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There's Now a Whistleblower Hotline for Scientists Working Under the Trump Administration

A political advocacy group, 314, set up the hotline with a law firm to help scientists raise alarms if needed.

Kaleigh Rogers

Kaleigh Rogers

If there's something weird and it don't look good, who ya gonna call? Well, if you're a government-employed scientist, there's at least one option: a new hotline set up to expose any anti-science action under President Trump.

Trump's administration is one of the most anti-science in history, and recent actions have underscored the lengths it's willing to go to reign in government researchers. Just last week, the Environmental Protection Agency cancelled a planned talk by three agency scientists at a climate change conference. On Monday, EPA head Scott Pruitt—citing the bible—barred scientists who receive EPA funding from sitting on the agency's advisory groups.

In light of all this, 314 Action, a political advocacy group that is helping scientists run for office, has set up its whistleblower hotline and specifically reached out to 30,000 EPA, NASA, and NSF scientists to let them know who to call. They also set up a website (http://speakoutforscience.org/) and multiple channels for communication, including Signal, WhatApp, and good a old-fashioned snail mail address.

Got a tip? You can contact this reporter securely on Wire @kaleighrogers or email kaleigh.rogers@vice.com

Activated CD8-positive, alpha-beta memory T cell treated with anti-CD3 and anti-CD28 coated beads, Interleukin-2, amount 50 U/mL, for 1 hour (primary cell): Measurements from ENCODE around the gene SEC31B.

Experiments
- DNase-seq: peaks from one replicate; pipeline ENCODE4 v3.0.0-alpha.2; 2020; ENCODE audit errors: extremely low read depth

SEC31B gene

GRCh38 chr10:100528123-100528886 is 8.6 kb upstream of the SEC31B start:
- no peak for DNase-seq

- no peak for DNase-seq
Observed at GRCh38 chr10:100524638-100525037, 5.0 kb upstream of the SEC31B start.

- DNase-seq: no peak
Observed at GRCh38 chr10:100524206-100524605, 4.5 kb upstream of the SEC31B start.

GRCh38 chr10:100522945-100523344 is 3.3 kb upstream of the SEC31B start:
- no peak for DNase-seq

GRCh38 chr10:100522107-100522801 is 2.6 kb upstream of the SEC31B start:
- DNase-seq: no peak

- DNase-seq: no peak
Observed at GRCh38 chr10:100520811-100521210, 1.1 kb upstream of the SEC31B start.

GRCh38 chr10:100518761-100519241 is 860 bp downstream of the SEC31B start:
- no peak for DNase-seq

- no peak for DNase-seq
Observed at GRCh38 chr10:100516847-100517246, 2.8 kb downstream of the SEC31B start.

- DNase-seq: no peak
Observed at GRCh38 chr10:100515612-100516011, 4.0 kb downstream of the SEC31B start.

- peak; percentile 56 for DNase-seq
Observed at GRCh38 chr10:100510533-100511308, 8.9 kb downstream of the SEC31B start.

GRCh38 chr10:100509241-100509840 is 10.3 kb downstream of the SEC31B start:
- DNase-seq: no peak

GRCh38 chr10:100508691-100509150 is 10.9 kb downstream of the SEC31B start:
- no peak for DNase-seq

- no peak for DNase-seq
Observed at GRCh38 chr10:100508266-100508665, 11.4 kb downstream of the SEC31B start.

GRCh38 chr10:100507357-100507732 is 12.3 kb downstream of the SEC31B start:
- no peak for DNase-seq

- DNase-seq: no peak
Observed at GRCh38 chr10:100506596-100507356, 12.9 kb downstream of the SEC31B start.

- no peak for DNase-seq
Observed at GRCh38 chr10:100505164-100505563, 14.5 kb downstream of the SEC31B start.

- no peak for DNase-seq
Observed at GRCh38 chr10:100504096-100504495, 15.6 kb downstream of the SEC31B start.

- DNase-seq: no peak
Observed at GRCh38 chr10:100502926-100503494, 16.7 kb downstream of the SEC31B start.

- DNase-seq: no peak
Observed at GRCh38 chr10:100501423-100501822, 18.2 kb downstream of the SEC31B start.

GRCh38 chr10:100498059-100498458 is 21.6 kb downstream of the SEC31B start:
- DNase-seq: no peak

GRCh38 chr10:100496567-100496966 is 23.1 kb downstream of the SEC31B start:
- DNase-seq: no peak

"I would hope nobody has to use it," Shaughnessy Naughton, a chemist and founder of 314 Action, told me over the phone."What we know about what's going on is already troubling, so what we don't know could be terrifying."

Naughton said she's not sure if, or what, information may be leaked but that 314 Action partnered with law firm Garvey Schubert Barer, which is offering services pro bono, to make sure anything that comes out goes through proper legal channels. The hope is to discourage or raise awareness around any government interference that prevents scientists from doing their work or sharing their findings with the public, but what those leaks might look like is difficult to guess.

President Trump has been particularly critical of leaks in his administration, frequently tweeting about his intention to root out leakers from his office. (Although Naughton noted no president is a fan of whistleblowers.) So do we think he'll take kindly to a hotline specifically designed for scientists in his government to sound the alarm? I guess it depends if anyone uses it.

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